BACKGROUND: In the majority of familial breast cancer (BC) families, the etiology of the disease remains unresolved. To identify missing BC heritability resulting from relatively rare variants (minor allele frequency ≤ 1%), we have performed whole exome sequencing followed by variant analysis in a virtual panel of 492 cancer-associated genes on BC patients from BRCA1 and BRCA2 negative families with elevated BC risk. METHODS: BC patients from 54 BRCA1 and BRCA2-negative families with elevated BC risk and 120 matched controls were considered for germline DNA whole exome sequencing. Rare variants identified in the exome and in a virtual panel of cancer-associated genes [492 genes associated with different types of (hereditary) cancer] were compared between BC patients and controls. Nonsense, frame-shift indels and splice-site variants (strong protein-damaging variants, called PDAVs later on) observed in BC patients within the genes of the panel, which we estimated to possess the highest probability to predispose to BC, were further validated using an alternative sequencing procedure. RESULTS: Exome- and cancer-associated gene panel-wide variant analysis show that there is no significant difference in the average number of rare variants found in BC patients compared to controls. However, the genes in the cancer-associated gene panel with nonsense variants were more than two-fold over-represented in women with BC and commonly involved in the DNA double-strand break repair process. Approximately 44% (24 of 54) of BC patients harbored 31 PDAVs, of which 11 were novel. These variants were found in genes associated with known or suspected BC predisposition (PALB2, BARD1, CHEK2, RAD51C and FANCA) or in predisposing genes linked to other cancer types but not well-studied in the context of familial BC (EXO1, RECQL4, CCNH, MUS81, TDP1, DCLRE1A, DCLRE1C, PDE11A and RINT1) and genes associated with different hereditary syndromes but not yet clearly associated with familial cancer syndromes (ABCC11, BBS10, CD96, CYP1A1, DHCR7, DNAH11, ESCO2, FLT4, HPS6, MYH8, NME8 and TTC8). Exome-wide, only a few genes appeared to be enriched for PDAVs in the familial BC patients compared to controls. CONCLUSIONS: We have identified a series of novel candidate BC predisposition variants/genes. These variants/genes should be further investigated in larger cohorts/case-control studies. Other studies including co-segregation analyses in affected families, locus-specific loss of heterozygosity and functional studies should shed further light on their relevance for BC risk.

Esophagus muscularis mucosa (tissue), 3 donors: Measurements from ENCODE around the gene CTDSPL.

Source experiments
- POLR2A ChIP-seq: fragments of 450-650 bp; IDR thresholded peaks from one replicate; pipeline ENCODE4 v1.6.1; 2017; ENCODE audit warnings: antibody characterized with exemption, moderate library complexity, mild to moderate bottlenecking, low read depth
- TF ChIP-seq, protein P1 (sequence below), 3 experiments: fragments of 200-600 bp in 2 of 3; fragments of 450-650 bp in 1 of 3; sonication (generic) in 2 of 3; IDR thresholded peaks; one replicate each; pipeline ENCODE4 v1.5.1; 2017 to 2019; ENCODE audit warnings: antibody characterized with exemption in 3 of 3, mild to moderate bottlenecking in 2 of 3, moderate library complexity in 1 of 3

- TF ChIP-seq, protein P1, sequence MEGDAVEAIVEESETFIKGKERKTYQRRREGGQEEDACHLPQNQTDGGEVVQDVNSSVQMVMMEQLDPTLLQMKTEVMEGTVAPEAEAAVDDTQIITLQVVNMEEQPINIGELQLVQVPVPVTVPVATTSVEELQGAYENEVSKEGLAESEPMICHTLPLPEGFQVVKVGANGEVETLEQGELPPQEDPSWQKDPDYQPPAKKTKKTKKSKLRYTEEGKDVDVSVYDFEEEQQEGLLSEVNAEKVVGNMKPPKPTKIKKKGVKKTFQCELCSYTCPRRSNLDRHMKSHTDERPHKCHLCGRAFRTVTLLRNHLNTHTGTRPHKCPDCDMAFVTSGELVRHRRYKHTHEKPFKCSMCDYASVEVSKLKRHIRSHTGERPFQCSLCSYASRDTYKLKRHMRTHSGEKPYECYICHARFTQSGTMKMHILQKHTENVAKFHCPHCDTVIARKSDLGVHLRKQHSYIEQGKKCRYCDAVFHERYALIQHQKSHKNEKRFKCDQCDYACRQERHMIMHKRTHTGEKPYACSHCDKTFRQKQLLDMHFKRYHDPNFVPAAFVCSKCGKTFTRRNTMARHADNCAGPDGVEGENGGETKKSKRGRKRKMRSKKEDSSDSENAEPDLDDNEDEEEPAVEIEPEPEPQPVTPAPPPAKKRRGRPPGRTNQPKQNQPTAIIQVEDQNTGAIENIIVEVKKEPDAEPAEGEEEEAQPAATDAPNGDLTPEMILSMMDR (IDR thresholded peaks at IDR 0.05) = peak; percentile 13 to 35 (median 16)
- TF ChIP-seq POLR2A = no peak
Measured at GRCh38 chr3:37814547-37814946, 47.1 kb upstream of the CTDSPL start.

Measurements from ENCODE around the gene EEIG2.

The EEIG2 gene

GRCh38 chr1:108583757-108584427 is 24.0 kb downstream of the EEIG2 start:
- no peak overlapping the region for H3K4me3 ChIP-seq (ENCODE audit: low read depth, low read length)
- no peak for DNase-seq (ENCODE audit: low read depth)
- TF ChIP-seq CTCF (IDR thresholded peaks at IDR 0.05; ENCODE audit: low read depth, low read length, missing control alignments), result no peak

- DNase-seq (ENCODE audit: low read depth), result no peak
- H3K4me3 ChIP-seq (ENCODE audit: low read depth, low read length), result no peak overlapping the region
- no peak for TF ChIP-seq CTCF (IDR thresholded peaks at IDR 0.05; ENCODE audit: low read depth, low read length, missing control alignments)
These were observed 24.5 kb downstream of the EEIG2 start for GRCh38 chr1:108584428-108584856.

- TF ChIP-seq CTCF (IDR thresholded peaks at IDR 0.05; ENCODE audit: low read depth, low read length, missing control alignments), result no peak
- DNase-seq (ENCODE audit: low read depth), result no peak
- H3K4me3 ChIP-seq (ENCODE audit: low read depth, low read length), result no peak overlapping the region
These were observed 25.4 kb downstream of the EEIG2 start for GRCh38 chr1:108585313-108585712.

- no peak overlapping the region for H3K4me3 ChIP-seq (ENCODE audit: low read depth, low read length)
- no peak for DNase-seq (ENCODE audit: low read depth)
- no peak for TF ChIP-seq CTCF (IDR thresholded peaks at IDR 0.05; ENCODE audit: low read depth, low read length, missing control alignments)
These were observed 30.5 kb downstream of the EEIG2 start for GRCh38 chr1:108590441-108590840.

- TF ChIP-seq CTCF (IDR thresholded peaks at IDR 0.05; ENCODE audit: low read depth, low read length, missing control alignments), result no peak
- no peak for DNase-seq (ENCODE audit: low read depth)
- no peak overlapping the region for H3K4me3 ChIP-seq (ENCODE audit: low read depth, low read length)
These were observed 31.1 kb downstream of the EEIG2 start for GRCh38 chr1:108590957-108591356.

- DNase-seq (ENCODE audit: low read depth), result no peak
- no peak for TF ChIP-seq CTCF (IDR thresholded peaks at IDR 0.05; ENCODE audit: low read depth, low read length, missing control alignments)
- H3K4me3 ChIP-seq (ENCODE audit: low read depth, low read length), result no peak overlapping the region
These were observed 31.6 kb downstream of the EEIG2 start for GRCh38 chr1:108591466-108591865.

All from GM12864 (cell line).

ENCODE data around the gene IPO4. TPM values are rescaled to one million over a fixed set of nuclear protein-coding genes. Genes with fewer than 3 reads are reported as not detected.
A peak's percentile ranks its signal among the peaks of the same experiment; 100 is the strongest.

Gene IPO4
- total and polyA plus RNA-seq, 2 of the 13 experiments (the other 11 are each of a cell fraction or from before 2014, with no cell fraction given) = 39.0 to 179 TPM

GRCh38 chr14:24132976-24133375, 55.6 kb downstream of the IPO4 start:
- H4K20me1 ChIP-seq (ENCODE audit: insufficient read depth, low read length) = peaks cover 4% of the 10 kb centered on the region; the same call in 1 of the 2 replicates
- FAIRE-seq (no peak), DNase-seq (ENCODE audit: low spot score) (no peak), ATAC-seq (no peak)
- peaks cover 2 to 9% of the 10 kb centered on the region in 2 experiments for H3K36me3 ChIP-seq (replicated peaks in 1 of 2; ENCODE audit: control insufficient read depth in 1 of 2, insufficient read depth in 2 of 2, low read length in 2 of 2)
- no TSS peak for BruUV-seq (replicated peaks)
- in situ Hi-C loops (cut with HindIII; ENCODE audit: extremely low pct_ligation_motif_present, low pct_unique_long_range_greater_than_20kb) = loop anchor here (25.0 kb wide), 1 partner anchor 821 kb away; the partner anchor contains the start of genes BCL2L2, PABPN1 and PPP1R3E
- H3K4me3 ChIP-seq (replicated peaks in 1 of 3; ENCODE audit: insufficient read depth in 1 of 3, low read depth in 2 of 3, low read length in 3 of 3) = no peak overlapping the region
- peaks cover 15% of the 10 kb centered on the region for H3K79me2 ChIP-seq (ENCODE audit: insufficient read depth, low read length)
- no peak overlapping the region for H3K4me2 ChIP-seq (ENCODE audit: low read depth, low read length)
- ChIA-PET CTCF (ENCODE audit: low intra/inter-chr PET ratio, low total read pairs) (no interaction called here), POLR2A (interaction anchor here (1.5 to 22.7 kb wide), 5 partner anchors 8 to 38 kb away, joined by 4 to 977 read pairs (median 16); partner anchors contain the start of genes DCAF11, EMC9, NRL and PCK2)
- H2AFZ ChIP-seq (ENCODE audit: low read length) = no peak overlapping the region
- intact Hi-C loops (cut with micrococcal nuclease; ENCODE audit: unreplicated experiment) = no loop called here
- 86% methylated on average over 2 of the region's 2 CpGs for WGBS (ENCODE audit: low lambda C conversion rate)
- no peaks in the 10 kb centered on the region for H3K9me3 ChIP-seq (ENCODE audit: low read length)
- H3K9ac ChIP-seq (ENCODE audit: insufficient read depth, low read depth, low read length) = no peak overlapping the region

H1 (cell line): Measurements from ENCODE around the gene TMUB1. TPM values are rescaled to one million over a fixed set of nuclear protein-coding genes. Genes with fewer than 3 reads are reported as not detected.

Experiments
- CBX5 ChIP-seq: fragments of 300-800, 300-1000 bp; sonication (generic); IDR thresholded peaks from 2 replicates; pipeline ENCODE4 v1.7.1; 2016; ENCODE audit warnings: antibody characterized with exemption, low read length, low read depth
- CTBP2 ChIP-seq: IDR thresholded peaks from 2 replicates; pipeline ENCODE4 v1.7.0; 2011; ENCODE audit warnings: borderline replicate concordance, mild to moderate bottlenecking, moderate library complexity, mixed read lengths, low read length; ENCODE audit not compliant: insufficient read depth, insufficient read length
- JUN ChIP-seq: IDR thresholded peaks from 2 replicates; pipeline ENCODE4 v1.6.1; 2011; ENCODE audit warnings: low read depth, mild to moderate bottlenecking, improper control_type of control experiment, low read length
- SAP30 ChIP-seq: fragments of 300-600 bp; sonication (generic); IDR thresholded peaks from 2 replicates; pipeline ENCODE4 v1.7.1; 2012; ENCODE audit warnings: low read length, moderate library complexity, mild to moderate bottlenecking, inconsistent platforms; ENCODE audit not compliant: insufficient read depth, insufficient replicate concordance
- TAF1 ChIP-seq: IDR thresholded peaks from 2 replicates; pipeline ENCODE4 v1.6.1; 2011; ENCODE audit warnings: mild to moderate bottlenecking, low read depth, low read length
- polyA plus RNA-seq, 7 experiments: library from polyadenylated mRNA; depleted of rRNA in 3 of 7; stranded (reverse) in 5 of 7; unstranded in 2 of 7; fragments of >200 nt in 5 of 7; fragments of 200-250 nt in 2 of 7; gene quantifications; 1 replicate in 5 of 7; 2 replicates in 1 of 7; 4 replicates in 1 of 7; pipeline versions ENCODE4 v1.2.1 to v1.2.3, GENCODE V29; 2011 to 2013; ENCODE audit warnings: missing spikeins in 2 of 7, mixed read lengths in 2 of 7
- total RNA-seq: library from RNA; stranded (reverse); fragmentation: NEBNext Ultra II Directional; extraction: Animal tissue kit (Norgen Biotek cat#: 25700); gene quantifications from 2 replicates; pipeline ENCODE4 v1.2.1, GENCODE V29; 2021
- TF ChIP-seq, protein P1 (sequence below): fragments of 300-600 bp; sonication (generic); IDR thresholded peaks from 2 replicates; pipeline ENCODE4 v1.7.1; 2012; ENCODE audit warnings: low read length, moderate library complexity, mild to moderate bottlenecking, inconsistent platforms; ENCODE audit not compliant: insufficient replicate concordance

Wang L, Wang H, Wang T, et al. Analysis of polymorphisms in genes associated with the FA/BRCA pathway in three patients with multiple primary malignant neoplasms. Artif Cells Nanomed Biotechnol. 2019; 47(1):1101-1112 [PubMed] Related Publications
Cases of more than three primary cancers are very rare. This study analyzed the genetic susceptibility of gene polymorphisms in three patients with multiple primary malignant neoplasms and examined the possible pathogenesis. The clinical data and whole genome sequence of three patients (1 with 5 primary cancers, 1 with 4 primary cancers, and 1 with 3 primary cancers) were aligned with a series of databases. We found the three patients contained a total of seven types of malignant tumours (endometrial cancer, ovarian cancer, breast cancer, colon cancer, ureter cancer, bladder cancer and kidney cancer). It was found that the varied genes in Patient 1 (5 primary cancers) were BRIP1, FANCG, NBN, AXIN2, SRD5A2, and CEBPA. Patient 2 (4 primary cancers) had variations in the following genes: BMPR1A, FANCD2, MLH3, BRCA2, and FANCM. Patient 3 (3 primary cancers) had variations in the following genes: MEN1, ATM, MSH3, BRCA1, FANCL, CEBPA, and FANCA. String software was used to analyze the KEGG pathway of the variations in these three samples, which revealed that the genes are involved in the Fanconi anaemia pathway. Defects in DNA damage repair may be one of the causes of multiple primary cancers.
Laufer-Amorim R, Fonseca-Alves CE, Villacis RAR, et al. Comprehensive Genomic Profiling of Androgen-Receptor-Negative Canine Prostate Cancer. Int J Mol Sci. 2019; 20(7) [PubMed] Article available free on PMC after 01/07/2020 Related Publications
Canine carcinomas have been considered natural models for human diseases; however, the genomic profile of canine prostate cancers (PCs) has not been explored. In this study, 14 PC androgen-receptor-negative cases, 4 proliferative inflammatory atrophies (PIA), and 5 normal prostate tissues were investigated by array-based comparative genomic hybridization (aCGH). Copy number alterations (CNAs) were assessed using the Canine Genome CGH Microarray 4 × 44K (Agilent Technologies). Genes covered by recurrent CNAs were submitted to enrichment and cross-validation analysis. In addition, the expression levels of
Adamovich AI, Banerjee T, Wingo M, et al. Functional analysis of BARD1 missense variants in homology-directed repair and damage sensitivity. PLoS Genet. 2019; 15(3):e1008049 [PubMed] Article available free on PMC after 01/07/2020 Related Publications
The BARD1 protein, which heterodimerizes with BRCA1, is encoded by a known breast cancer susceptibility gene. While several BARD1 variants have been identified as pathogenic, many more missense variants exist that do not occur frequently enough to assign a clinical risk. In this paper, whole exome sequencing of over 10,000 cancer samples from 33 cancer types identified from somatic mutations and loss of heterozygosity in tumors 76 potentially cancer-associated BARD1 missense and truncation variants. These variants were tested in a functional assay for homology-directed repair (HDR), as HDR deficiencies have been shown to correlate with clinical pathogenicity for BRCA1 variants. From these 76 variants, 4 in the ankyrin repeat domain and 5 in the BRCT domain were found to be non-functional in HDR. Two known benign variants were found to be functional in HDR, and three known pathogenic variants were non-functional, supporting the notion that the HDR assay can be used to predict the clinical risk of BARD1 variants. The identification of HDR-deficient variants in the ankyrin repeat domain indicates there are DNA repair functions associated with this domain that have not been closely examined. In order to examine whether BARD1-associated loss of HDR function results in DNA damage sensitivity, cells expressing non-functional BARD1 variants were treated with ionizing radiation or cisplatin. These cells were found to be more sensitive to DNA damage, and variations in the residual HDR function of non-functional variants did not correlate with variations in sensitivity. These findings improve the understanding of BARD1 functional domains in DNA repair and support that this functional assay is useful for predicting the cancer association of BARD1 variants.